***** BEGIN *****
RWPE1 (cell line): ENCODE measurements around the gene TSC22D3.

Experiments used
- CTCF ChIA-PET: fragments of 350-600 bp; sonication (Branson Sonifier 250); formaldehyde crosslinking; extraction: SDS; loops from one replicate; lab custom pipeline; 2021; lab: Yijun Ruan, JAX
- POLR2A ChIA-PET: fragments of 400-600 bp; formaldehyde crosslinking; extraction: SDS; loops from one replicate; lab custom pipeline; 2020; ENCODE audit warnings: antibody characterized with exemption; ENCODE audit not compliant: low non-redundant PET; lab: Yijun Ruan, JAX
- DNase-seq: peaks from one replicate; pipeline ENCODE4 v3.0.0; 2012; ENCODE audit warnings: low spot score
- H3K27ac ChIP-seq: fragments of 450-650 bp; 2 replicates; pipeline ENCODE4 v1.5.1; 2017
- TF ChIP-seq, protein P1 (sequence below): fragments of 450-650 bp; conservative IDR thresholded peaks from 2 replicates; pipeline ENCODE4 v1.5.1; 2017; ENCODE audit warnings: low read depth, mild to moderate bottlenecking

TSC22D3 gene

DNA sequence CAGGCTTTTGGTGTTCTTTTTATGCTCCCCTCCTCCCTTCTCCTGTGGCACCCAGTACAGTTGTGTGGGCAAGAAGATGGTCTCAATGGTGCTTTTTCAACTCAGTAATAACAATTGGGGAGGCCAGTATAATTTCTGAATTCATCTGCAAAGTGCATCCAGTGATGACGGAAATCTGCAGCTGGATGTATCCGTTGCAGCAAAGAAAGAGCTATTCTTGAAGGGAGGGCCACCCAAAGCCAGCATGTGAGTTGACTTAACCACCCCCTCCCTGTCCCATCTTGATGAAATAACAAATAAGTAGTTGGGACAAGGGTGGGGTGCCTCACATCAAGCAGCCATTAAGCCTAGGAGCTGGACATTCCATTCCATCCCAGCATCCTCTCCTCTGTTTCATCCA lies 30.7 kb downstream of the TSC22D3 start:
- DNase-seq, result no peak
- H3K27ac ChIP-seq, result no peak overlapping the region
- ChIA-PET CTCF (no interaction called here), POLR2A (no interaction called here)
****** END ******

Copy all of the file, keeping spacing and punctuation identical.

RWPE1 (cell line): ENCODE measurements around the gene TSC22D3.

Experiments used
- CTCF ChIA-PET: fragments of 350-600 bp; sonication (Branson Sonifier 250); formaldehyde crosslinking; extraction: SDS; loops from one replicate; lab custom pipeline; 2021; lab: Yijun Ruan, JAX
- POLR2A ChIA-PET: fragments of 400-600 bp; formaldehyde crosslinking; extraction: SDS; loops from one replicate; lab custom pipeline; 2020; ENCODE audit warnings: antibody characterized with exemption; ENCODE audit not compliant: low non-redundant PET; lab: Yijun Ruan, JAX
- DNase-seq: peaks from one replicate; pipeline ENCODE4 v3.0.0; 2012; ENCODE audit warnings: low spot score
- H3K27ac ChIP-seq: fragments of 450-650 bp; 2 replicates; pipeline ENCODE4 v1.5.1; 2017
- TF ChIP-seq, protein P1 (sequence below): fragments of 450-650 bp; conservative IDR thresholded peaks from 2 replicates; pipeline ENCODE4 v1.5.1; 2017; ENCODE audit warnings: low read depth, mild to moderate bottlenecking

TSC22D3 gene

DNA sequence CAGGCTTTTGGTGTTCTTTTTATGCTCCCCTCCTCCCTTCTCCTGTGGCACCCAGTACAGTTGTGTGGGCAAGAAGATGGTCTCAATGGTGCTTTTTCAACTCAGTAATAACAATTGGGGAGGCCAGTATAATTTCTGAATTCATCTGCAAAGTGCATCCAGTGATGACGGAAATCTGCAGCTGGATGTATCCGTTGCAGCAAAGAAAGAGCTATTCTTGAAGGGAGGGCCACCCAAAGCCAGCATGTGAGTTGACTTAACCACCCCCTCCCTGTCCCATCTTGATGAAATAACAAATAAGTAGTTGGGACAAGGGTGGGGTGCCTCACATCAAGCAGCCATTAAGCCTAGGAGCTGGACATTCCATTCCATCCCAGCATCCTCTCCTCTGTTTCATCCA lies 30.7 kb downstream of the TSC22D3 start:
- DNase-seq, result no peak
- H3K27ac ChIP-seq, result no peak overlapping the region
- ChIA-PET CTCF (no interaction called here), POLR2A (no interaction called here)